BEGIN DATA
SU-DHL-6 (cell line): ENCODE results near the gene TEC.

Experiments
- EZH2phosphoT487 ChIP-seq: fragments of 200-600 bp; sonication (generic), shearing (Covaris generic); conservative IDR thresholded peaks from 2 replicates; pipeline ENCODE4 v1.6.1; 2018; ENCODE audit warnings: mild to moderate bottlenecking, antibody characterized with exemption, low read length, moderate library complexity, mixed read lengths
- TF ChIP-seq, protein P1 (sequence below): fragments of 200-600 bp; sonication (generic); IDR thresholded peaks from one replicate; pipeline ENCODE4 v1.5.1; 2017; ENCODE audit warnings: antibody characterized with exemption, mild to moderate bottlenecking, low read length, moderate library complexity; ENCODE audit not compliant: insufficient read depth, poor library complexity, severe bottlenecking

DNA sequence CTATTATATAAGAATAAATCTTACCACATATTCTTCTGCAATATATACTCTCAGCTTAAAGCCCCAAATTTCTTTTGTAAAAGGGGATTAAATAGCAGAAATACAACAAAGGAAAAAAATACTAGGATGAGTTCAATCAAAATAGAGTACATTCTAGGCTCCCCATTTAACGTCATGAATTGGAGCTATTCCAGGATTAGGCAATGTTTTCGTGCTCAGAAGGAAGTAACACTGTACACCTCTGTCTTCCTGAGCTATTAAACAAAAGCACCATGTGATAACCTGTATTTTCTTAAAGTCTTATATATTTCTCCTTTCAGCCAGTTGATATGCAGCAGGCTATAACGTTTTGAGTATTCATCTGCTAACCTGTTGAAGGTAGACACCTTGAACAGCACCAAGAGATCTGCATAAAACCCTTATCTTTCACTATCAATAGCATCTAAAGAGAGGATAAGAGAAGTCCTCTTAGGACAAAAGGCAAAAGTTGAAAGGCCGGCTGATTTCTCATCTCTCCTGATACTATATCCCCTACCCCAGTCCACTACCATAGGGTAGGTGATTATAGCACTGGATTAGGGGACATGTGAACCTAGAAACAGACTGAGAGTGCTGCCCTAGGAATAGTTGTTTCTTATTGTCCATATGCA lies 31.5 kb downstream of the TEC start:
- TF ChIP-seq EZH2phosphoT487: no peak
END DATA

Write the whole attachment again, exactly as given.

SU-DHL-6 (cell line): ENCODE results near the gene TEC.

Experiments
- EZH2phosphoT487 ChIP-seq: fragments of 200-600 bp; sonication (generic), shearing (Covaris generic); conservative IDR thresholded peaks from 2 replicates; pipeline ENCODE4 v1.6.1; 2018; ENCODE audit warnings: mild to moderate bottlenecking, antibody characterized with exemption, low read length, moderate library complexity, mixed read lengths
- TF ChIP-seq, protein P1 (sequence below): fragments of 200-600 bp; sonication (generic); IDR thresholded peaks from one replicate; pipeline ENCODE4 v1.5.1; 2017; ENCODE audit warnings: antibody characterized with exemption, mild to moderate bottlenecking, low read length, moderate library complexity; ENCODE audit not compliant: insufficient read depth, poor library complexity, severe bottlenecking

DNA sequence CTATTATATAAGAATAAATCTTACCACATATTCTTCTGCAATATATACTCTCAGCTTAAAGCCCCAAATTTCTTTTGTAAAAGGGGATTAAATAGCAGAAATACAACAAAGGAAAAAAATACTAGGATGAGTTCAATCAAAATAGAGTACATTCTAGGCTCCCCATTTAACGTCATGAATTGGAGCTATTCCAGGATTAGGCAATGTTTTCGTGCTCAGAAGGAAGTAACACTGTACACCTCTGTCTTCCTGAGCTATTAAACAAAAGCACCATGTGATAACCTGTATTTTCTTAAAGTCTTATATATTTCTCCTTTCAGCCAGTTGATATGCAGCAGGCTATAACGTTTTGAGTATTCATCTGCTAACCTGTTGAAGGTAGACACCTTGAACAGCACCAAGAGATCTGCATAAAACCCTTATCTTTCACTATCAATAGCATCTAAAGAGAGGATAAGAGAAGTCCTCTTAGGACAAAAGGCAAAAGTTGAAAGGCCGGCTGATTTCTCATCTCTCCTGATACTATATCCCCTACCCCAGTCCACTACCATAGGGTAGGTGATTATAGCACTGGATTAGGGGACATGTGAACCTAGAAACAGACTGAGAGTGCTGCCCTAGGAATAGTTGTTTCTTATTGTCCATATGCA lies 31.5 kb downstream of the TEC start:
- TF ChIP-seq EZH2phosphoT487: no peak